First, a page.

Statistical Methods

A multivariate analysis was used primarily. Multiple regression analysis (MLR) and partial least squares projections (PLS) were the selected methods to build different statistical models between IAM chromatographic parameters and the structural descriptors. The determination of the significant number of PLS components was made by cross-validation. MLR analysis was performed using MINITAB® Release 17, whereas PLS analysis was carried out using SIMCA-P 7.01 software obtained from Umetri AB, Umea, Sweden. To avoid overestimations or difficulties in the interpretation of the resulting models, pairs of variables with r ≥ 0.75 were classified as intercorrelating ones, and only one of these was included in the screened model. The predictive ability of the models were evaluated by the squared correlation coefficient (R2) and the Fisher F statistic (F). In PLS models, we also evaluated the cross-validation coefficient (Q2), which is based on the prediction error sum of squares (PRESS). Considering the QSAR models to assess permeability parameters, we used TableCurve 2D® to build a nonlinear curve-fitting model for HIA vs. log k’IAM, MINITAB® Release 17 to carry out a discriminant analysis to assess BBB permeation, while skin permeation was evaluated using a PLS analysis (SIMCA-P 7.01 software). Principal component analysis to check OSCs belonging to the predictor space of each permeation response, according to the different web platforms, was carried out using MINITAB ® v.17.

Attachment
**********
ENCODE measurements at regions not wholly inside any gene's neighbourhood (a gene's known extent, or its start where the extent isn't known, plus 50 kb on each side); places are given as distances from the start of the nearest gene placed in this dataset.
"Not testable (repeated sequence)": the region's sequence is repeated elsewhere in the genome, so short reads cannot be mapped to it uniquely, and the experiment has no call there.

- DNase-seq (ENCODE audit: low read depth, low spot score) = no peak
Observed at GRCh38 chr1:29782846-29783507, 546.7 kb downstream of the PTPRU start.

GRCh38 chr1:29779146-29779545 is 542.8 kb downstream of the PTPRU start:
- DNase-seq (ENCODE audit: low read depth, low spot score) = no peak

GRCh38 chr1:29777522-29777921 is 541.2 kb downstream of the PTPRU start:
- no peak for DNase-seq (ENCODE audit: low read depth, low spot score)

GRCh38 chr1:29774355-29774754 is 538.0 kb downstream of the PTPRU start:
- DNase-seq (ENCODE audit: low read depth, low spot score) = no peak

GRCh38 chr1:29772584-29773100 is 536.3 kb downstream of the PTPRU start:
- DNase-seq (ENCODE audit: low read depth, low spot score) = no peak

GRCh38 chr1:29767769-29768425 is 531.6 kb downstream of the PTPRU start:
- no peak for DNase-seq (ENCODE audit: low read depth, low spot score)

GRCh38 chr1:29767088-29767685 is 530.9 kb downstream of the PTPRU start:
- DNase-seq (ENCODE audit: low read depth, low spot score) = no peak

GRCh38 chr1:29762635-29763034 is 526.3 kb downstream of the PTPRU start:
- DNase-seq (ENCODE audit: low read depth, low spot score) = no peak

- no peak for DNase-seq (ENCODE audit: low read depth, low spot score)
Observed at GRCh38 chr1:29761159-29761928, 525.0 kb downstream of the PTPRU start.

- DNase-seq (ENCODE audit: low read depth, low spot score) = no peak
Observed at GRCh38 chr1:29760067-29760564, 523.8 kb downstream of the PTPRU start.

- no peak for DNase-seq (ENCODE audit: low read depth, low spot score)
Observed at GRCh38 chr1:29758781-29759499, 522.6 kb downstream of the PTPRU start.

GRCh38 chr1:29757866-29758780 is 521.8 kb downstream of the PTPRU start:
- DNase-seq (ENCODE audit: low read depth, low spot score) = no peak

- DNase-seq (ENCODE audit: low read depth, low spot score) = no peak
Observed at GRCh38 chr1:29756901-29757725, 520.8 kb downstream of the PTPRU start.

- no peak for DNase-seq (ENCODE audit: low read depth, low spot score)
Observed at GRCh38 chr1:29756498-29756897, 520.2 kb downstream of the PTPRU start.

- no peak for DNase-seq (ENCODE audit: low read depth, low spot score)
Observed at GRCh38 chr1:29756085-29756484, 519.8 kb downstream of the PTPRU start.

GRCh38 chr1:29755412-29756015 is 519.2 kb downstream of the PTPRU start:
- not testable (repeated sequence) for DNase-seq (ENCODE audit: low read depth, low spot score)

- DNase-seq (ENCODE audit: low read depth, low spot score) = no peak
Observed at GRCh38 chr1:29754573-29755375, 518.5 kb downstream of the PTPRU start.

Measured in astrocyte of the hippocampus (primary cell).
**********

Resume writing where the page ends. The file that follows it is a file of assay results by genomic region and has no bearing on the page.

Results

OSC Lipophilicity Determination Using IAM and Physicochemical Parameters

First, we evaluated the IAM phase ability in assessing OSC lipophilicity. For this, we studied to what extent the log k’IAM values were related to the calculated values of the partition coefficient log P, obtained from the SwissADME web tool. Table 1 shows the chromatographic data and the corresponding physicochemical parameters of the compounds under study. In this case, we built a MLR model based on iLOGP (implicit Log P). This parameter is a calculated value corresponding to the n-octanol/water partition coefficient descriptor based on the GB/SA approach. It has been proven to be an efficient physicochemical parameter showing a strong linear correlation between the computed solvation free energy in implicit solvents and the experimental log Po/w on more than 17,500 molecules (Daina et al., 2014). The regression equation using the whole set of compounds was as follows:

logk(IAM)=2.08(0.2484)+1.02(0.1284)iLOGP(0.000)(0.000)R2=0.721;R2(cv)=0.683;s=0.444;n=28;F=67.29;WiLOGP=0.8492(1)